PlanB wrote: Replacement caps & fets? Do you guys have a service manual or something? So far there is a dead PIPs & Rpi here, casualties of the learning curve. The Pi is a throwaway but we'd be interested in PIPs resurrection.
A fellow who lives near both Kurt and I, had an earlier version of the PIP-4048 for about a year. He had the model where the MPPT was not built in, but was a separate product. He contacted Kurt (and Kurt invited me) to show and tell about the PIP blowups he'd had. The first two times, it was fixed under warranty. He had AGM (lead-acid) cells. The MPPT was not properly controlling the voltage near end-of-charge and was making excursions to 63 V, which is the rating of the PIP's DC bus caps. These caps also had only a short rated life at their maximum ratings -- 2000 hours which is about 3 months. And that's about how long they lasted. Towards the end of this life the caps' impedance would have risen to the point where they could no longer control the inductive voltage spikes from the PWM switching and some MOSFET(s) would blow. The MOSFETs only had a 75 V rating. Hardly any headroom to speak of. It's common to use double the maximum DC bus voltage.
So I researched suitable replacements with higher voltage ratings. It wasn't easy, particularly when limited to 18 mm diameter caps by the PCB layout. But here's what I settled on:
Caps: United Chemi-con EKZN800ELL 182MM40S, 1800uF 80V radial
Digikey part 565-4129-ND
MOSFETs: International Rectifier IRFB4310ZPBF, N-ch 100V 120 A TO-220AB
Digikey part: IRFB4310ZPBF-ND
The caps (4 of) have much lower capacitance than the original Jamicon WLR332M1JL44RT9 caps, which would be bad if it were not for the fact that they have nearly the same 100 kHz impedance.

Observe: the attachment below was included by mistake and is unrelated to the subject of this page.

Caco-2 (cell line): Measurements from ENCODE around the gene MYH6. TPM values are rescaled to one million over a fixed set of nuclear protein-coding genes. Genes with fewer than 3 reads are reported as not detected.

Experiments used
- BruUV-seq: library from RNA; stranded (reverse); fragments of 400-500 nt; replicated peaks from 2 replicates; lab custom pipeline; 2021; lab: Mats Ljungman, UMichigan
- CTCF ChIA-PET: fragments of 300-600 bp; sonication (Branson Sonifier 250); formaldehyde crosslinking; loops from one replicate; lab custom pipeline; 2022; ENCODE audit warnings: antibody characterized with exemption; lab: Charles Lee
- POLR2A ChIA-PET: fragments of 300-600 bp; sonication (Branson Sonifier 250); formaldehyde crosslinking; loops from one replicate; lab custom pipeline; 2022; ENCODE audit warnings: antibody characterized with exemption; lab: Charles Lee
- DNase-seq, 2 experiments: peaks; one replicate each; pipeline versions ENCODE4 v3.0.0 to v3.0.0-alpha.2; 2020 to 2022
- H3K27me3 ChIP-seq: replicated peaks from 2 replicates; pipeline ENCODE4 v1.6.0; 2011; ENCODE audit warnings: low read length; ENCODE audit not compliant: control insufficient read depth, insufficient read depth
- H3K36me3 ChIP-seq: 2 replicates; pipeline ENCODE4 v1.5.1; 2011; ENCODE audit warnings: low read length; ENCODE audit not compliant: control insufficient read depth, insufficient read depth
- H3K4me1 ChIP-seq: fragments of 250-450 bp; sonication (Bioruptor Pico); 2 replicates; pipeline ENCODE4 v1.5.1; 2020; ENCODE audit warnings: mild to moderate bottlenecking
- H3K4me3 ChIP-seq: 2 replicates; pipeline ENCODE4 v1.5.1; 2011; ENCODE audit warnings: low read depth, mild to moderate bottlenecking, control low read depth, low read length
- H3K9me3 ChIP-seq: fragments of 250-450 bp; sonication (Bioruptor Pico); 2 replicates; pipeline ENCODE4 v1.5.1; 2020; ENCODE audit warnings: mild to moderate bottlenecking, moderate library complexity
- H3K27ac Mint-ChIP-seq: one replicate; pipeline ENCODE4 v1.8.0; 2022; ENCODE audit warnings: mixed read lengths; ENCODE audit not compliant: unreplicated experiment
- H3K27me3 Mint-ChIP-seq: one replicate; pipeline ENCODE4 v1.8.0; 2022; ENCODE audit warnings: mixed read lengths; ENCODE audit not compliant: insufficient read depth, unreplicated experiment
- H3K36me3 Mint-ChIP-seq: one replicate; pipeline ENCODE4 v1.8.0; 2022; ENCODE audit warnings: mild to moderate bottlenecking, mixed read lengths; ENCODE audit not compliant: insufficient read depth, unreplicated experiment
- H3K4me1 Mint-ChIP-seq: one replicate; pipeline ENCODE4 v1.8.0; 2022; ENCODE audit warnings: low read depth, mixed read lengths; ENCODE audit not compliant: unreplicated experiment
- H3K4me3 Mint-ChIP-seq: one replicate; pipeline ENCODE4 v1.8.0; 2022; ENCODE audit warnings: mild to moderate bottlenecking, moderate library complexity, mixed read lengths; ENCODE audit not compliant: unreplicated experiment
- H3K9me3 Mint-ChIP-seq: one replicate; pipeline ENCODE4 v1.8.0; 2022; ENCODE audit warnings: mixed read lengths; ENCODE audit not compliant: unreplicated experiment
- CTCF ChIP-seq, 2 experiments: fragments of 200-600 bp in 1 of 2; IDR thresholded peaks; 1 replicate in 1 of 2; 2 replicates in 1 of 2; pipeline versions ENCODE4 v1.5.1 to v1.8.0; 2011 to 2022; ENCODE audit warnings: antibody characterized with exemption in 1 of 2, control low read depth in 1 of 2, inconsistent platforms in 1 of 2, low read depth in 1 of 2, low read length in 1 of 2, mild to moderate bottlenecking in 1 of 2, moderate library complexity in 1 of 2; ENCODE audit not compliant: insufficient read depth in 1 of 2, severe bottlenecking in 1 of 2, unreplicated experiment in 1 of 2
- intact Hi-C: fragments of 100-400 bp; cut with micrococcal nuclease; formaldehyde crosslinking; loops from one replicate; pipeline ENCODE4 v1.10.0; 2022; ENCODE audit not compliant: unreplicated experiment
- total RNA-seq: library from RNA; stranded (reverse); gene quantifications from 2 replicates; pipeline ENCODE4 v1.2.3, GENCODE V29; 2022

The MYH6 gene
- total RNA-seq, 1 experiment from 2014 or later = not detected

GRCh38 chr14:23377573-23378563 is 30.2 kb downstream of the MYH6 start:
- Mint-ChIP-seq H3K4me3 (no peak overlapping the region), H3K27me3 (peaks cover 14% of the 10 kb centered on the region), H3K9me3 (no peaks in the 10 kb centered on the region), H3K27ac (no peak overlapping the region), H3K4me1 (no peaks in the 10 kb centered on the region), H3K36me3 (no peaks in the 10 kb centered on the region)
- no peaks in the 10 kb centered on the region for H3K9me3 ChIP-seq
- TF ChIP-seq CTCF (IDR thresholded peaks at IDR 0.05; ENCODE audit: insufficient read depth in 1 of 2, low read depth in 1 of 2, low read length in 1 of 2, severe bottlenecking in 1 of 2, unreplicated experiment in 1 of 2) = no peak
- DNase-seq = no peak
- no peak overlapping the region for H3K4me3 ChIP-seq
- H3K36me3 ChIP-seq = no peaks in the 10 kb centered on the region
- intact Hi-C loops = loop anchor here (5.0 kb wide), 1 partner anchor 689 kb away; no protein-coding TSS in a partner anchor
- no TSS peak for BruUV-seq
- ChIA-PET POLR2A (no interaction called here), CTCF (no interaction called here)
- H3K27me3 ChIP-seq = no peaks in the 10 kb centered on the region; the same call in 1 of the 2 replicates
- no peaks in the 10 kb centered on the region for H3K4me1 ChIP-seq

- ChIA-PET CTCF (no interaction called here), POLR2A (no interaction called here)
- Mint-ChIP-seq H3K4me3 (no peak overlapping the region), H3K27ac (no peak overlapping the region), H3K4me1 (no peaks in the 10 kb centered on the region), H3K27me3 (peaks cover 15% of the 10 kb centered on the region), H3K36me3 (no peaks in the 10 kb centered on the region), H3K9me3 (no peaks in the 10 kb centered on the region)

Capacitance, voltage, ripple, impedance, endurance (at 100 kHz and 105°C)
Original 3300 uF, 63 V, 4.57 A, 15 mR, 2,000 h
Replacement 1800 uF, 80 V, 3.86 A, 17 mR, 10,000 h
Hopefully the 5 times longer endurance more than makes up for the 15% lower ripple current rating.
I note that the "Z" in the replacement MOSFET part number is important. There is a part without the "Z" that is not up to the job. The IRFB4310Z has almost identical specs to the original IRFB3307 except for being 100V instead of 75V. I replaced all 16 MOSFETs. Replaced the silicone thermal washers too, on the 8 that had them, and used a thin smear of heatsink grease on the ones that didn't need insulation from the heatsink. The originals were put on dry, which is bad.
Despite replacing the caps and MOSFETs I have not yet succeeded in fully repairing the PIP. I found some resistors open circuit in the MOSFET driver circuitry as well, and replaced them, but the blowup must have propagated further back up the driver chain.
As Kurt says, I gave his PIP a pre-emptive upgrade. For complicated reasons, I did not end up doing this to the PIP in Monolith #1, which has been running as an off-grid solar power system for 2 months now (PV array 3.5 kW 72 V nominal, Battery LiFePO4 180 Ah 48 V nominal).
Kris, it would be great to know how yours blew up, so we might avoid this, if it isn't too embarrassing.
[Edit: Added Digikey links. Aligned cap specs. Changed "caps (8 of)" to "caps (4 of)".]
One of the fathers of MeXy the electric MX-5, along with Coulomb and Newton (Jeff Owen).